Researching The Atomic Revolution, that rad Establishment comic book I want to rip off for my Animated Musical, I ventured into the library of The Society of Illustrators, which turns out to be just around the corner. Who knew? It’s sort of an inker’s Friar’s Club; there’s a gallery on the ground floor, a bar/dining room (which I’d imagine fills up with crusty cartoonists around, oh, 11:00AM), and an eclectic library on the third floor. Alas, no trace of Mr M. Philip Copp or The Atomic Revolution. [At least not there.]
On my corner, then, an entrepreneurial neighborhood scamp from the co-op had set up two Hammacher & Schlemmer-y folding tables, and was doing brisk business in home-baked goods. A couple of years ago, the kid–he’s probably 12 now, with new braces–set up one table in front of my building to sell gum. (Parents buy a case at Cost-co, kid sells the packs individually. It’s like printing money, for a 10-year old. Still, as our now-closed neighborhood fountain pen store proved, you need more than one product; I gave him a couple of books to sell.)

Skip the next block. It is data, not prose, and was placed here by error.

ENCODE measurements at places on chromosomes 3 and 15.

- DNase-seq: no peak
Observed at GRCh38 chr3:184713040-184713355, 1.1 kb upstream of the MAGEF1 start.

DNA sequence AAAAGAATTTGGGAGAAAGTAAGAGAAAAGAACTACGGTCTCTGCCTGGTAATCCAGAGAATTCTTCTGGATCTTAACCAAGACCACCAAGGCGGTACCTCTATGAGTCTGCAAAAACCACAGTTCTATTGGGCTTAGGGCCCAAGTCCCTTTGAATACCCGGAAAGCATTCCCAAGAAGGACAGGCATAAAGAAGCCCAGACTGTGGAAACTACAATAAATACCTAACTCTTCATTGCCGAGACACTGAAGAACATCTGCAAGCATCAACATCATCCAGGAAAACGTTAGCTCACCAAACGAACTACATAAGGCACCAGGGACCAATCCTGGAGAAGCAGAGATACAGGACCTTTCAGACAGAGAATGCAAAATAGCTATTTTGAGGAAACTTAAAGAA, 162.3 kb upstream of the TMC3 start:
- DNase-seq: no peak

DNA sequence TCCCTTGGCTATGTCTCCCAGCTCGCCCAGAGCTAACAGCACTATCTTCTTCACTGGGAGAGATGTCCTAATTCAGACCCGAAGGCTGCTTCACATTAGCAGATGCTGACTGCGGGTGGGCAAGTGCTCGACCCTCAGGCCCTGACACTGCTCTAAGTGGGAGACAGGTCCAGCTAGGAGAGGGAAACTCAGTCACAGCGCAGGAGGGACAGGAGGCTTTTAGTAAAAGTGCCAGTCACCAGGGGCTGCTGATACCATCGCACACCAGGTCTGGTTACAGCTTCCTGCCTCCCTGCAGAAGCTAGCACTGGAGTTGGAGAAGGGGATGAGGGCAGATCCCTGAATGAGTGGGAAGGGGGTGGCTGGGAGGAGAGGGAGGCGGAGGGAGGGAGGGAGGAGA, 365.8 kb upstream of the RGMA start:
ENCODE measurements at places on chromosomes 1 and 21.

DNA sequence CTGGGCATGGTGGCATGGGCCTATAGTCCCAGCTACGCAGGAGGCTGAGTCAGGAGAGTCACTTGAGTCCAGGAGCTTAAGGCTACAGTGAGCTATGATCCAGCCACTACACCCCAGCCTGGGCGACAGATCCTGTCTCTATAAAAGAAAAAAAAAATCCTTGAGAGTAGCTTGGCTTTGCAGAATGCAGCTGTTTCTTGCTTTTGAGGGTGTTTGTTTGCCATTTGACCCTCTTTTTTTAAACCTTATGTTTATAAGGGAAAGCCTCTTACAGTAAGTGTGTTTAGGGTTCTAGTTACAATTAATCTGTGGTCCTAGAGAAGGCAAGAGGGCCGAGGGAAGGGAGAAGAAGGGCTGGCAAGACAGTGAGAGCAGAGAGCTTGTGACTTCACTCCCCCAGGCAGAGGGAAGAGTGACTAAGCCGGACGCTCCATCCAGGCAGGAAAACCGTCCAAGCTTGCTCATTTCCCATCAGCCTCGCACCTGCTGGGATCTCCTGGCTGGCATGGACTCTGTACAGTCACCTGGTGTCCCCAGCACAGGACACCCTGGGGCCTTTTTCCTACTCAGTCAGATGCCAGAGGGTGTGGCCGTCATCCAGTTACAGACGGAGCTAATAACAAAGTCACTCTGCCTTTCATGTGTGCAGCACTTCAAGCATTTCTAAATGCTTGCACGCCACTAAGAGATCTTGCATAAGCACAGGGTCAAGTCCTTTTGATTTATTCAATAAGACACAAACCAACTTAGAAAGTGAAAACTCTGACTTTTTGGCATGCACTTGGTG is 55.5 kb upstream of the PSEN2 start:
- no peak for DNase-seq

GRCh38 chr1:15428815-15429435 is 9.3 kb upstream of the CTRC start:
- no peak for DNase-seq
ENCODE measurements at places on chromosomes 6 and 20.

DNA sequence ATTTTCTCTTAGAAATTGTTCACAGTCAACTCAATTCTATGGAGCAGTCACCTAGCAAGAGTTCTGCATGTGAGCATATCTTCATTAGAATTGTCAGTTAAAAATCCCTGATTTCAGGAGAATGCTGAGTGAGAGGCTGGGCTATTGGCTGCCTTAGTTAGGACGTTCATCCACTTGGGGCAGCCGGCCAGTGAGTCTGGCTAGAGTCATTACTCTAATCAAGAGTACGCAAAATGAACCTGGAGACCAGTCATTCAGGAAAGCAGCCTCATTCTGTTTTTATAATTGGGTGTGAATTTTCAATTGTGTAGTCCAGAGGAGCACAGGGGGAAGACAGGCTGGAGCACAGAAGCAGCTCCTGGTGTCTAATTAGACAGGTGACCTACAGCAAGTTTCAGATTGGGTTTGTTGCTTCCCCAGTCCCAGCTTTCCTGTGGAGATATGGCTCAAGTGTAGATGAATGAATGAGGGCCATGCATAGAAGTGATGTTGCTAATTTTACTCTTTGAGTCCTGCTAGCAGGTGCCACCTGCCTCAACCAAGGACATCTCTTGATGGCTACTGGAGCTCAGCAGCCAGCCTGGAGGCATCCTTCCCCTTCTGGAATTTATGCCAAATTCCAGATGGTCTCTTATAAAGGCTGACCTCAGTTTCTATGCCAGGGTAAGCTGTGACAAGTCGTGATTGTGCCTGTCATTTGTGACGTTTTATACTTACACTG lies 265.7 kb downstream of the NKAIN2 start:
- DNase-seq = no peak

He’s since learned the importance of location–and foot traffic–to a retail operation. And he’s got his schtick down pat; as the neighborhood ladies marvelled at the marble cake (“And is that red velvet? I make that!”), he let it slip that he’d baked it himself last night. That’s right, those kids over on Fifth may be foisting their nanny-cake on the doormen, but on Lex, the law of the retail jungle prevails: it’s every man for himself. By the time his parents brought the Range Rover around for the drive to Southampton, he’d sold out his entire inventory of brownies and (bundt and red velvet) cakes. Lizzie Grubman, if you ever actually open a bakery here, you’ll have some stiff competition.